Queenslander Keith Pitt, who Mr Joyce does not like, was not only overlooked but dumped from his job as Parliamentary Secretary for Trade. The two recently had a bitter argument about Mr Joyce’s infidelity and marriage break-up.

NSW MP Michael McCormack was also overlooked and stays in the outer ministry. He lost Small Business and was given Veterans Affairs.

Mr Chester did the numbers for fellow Victorian Senator McKenzie who beat Mr Joyce’s candidate of Matt Canavan to replace Ms Nash as deputy leader.

Mr Chester was also one of two Nationals who supported same-sex marriage.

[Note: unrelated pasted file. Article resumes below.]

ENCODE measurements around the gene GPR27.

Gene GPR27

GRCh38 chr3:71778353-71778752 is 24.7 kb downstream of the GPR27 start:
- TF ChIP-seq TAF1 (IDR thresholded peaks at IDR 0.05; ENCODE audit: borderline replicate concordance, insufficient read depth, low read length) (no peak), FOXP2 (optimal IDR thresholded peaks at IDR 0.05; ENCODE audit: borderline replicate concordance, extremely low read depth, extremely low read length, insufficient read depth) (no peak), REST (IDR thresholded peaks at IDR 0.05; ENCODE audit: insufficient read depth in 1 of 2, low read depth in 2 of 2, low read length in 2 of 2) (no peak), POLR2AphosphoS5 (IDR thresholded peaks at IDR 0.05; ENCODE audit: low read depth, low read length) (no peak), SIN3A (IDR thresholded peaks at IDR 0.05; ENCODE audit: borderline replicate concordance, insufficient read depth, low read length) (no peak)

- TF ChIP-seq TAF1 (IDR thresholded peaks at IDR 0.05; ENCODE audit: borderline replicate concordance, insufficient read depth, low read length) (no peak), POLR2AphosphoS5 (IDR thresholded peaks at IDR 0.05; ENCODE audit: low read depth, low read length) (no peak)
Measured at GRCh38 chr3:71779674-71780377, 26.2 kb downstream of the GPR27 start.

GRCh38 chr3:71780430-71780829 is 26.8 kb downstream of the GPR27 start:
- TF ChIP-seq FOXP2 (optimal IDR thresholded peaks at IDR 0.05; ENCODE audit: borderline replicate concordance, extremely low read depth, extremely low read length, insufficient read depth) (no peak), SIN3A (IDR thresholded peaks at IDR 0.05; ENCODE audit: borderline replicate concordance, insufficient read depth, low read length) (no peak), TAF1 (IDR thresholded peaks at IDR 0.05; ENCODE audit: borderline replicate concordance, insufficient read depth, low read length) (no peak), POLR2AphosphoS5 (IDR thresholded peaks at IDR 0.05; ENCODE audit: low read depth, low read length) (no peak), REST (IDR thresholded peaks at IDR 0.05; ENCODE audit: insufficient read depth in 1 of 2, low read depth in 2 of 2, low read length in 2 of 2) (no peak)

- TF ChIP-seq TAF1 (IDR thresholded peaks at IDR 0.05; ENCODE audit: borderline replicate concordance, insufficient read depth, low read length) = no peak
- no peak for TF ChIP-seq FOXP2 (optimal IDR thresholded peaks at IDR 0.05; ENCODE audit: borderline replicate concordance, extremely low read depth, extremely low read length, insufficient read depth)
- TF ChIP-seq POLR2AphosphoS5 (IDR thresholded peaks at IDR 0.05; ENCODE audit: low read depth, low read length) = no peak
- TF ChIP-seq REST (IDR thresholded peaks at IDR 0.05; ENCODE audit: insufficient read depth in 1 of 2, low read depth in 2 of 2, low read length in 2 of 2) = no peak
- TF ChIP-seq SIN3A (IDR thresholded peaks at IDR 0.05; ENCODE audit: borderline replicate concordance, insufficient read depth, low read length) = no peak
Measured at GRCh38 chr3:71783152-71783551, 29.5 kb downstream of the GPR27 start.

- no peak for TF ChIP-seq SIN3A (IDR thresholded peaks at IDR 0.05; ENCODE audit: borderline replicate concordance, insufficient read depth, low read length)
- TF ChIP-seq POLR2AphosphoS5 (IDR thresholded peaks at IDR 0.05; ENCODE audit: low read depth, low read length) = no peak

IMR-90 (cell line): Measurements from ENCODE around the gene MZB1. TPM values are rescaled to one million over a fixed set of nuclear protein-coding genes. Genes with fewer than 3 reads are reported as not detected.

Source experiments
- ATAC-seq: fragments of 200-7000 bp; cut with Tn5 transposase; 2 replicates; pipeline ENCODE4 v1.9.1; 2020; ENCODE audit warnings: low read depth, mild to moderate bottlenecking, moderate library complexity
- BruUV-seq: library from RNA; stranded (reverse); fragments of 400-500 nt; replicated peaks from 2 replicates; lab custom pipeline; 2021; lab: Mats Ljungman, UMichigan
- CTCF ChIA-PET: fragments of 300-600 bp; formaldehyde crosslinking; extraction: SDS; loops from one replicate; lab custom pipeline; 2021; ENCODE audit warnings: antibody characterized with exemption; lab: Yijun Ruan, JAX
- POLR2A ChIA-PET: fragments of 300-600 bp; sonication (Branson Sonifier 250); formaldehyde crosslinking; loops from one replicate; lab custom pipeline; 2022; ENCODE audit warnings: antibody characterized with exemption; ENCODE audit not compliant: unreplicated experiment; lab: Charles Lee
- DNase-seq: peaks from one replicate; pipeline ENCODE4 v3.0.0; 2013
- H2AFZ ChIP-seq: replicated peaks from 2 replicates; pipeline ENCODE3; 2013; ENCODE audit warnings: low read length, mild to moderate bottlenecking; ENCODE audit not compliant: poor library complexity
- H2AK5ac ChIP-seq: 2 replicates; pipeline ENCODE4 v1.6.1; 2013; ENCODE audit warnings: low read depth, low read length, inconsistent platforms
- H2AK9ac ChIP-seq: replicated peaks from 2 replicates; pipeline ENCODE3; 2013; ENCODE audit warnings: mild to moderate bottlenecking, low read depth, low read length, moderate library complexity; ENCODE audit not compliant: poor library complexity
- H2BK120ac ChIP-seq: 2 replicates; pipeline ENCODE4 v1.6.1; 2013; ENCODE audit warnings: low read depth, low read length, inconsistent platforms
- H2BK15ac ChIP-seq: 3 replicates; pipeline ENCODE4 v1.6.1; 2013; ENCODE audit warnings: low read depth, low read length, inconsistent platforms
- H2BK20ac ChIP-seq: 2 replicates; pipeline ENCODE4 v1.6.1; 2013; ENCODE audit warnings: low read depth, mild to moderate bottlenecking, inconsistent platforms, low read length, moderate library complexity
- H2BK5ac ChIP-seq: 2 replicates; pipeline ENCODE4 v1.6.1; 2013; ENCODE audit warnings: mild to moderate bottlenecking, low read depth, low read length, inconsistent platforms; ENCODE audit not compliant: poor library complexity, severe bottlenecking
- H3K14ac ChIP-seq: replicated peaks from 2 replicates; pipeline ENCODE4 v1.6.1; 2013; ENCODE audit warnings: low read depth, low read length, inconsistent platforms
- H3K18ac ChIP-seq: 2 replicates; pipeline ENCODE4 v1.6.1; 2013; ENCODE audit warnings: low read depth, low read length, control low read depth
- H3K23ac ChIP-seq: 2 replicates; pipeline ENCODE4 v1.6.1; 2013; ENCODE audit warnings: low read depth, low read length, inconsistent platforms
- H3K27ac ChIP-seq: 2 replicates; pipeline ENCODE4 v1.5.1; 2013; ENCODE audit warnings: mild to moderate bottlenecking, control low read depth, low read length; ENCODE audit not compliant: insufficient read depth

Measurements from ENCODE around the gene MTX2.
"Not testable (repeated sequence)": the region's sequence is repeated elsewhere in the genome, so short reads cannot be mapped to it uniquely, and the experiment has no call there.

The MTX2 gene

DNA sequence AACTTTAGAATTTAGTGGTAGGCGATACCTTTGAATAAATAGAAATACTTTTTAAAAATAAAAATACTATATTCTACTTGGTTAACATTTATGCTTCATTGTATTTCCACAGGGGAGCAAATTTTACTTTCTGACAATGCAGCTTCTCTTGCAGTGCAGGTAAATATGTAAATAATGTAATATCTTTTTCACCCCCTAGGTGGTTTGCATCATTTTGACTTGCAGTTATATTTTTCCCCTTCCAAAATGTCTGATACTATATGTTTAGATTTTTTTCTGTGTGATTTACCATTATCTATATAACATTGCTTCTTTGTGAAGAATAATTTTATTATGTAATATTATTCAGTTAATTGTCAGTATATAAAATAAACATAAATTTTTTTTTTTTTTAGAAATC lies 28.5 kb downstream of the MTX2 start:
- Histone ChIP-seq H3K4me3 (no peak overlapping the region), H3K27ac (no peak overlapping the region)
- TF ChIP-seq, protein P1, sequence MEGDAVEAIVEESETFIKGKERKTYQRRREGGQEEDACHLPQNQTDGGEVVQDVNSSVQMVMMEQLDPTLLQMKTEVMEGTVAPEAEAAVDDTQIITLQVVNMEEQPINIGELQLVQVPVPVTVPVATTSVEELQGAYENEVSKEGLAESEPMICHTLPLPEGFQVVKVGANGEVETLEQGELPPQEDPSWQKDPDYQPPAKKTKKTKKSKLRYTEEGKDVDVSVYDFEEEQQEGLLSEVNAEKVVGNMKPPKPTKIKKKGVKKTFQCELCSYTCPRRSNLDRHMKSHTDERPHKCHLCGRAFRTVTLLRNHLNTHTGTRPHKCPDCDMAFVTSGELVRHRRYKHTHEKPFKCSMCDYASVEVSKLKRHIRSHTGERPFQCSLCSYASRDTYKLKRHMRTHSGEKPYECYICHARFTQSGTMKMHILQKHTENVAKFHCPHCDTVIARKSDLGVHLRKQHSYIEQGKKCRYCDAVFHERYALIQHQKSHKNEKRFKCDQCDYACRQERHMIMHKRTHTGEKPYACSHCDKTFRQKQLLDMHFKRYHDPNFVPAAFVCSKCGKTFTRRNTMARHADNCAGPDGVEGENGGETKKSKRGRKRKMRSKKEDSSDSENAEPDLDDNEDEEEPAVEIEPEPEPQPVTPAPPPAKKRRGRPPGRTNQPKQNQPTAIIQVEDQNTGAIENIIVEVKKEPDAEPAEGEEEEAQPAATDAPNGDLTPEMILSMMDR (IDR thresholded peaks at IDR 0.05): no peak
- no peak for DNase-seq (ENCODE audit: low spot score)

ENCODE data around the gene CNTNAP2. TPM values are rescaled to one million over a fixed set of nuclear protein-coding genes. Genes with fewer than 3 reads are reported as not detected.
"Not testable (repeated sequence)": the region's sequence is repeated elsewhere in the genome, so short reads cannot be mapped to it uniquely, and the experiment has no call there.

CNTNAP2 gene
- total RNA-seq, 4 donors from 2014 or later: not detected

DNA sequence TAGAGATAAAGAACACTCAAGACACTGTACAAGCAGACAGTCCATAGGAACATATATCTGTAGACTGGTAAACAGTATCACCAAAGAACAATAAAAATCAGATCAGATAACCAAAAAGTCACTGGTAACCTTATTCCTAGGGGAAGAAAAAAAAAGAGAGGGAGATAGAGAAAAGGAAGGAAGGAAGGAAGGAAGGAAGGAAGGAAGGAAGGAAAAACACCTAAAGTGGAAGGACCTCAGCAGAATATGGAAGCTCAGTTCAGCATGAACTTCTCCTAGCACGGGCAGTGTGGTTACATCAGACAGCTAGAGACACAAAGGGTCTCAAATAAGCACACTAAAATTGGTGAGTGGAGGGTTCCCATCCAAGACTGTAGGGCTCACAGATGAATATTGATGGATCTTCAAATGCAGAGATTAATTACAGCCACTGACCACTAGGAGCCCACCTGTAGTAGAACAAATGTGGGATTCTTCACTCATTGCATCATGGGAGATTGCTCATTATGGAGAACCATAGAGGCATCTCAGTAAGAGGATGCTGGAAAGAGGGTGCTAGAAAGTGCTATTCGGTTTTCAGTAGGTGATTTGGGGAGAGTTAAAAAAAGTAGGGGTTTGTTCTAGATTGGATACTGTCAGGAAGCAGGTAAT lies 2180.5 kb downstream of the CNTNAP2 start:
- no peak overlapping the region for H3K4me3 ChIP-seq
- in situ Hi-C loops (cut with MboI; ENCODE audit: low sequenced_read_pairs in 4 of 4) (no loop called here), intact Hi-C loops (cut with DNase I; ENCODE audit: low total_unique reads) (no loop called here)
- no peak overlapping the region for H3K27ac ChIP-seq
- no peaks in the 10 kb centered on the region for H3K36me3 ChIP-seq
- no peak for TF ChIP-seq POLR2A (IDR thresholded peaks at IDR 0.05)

The official reason was Mr Chester was dumped because there are only four Nationals MPs from Victoria and that two in cabinet were too many when Queensland was under-represented.

But sources said Mr Chester was furious. He was offered a more junior role as parliamentary secretary, including by Mr Turnbull during a long telephone conversation, “but told them to stick it”, said a party source.

Mr Turnbull said it was Mr Joyce’s idea.

“The composition of the ministry has to take into account matters of geography as well, and, plainly, Barnaby Joyce will no doubt be able to answer this directly, the Nationals have a very large component of their party room comes from Queensland,” he said.

“Barnaby was keen to see that reflected in their representatives in the Cabinet.”

Others are saying Mr Pitt might quit the Coalition. He could not be contacted.

‘It’s a mess’

“It’s a mess and it’s going to turn into an even bigger mess,” said a Nationals MP.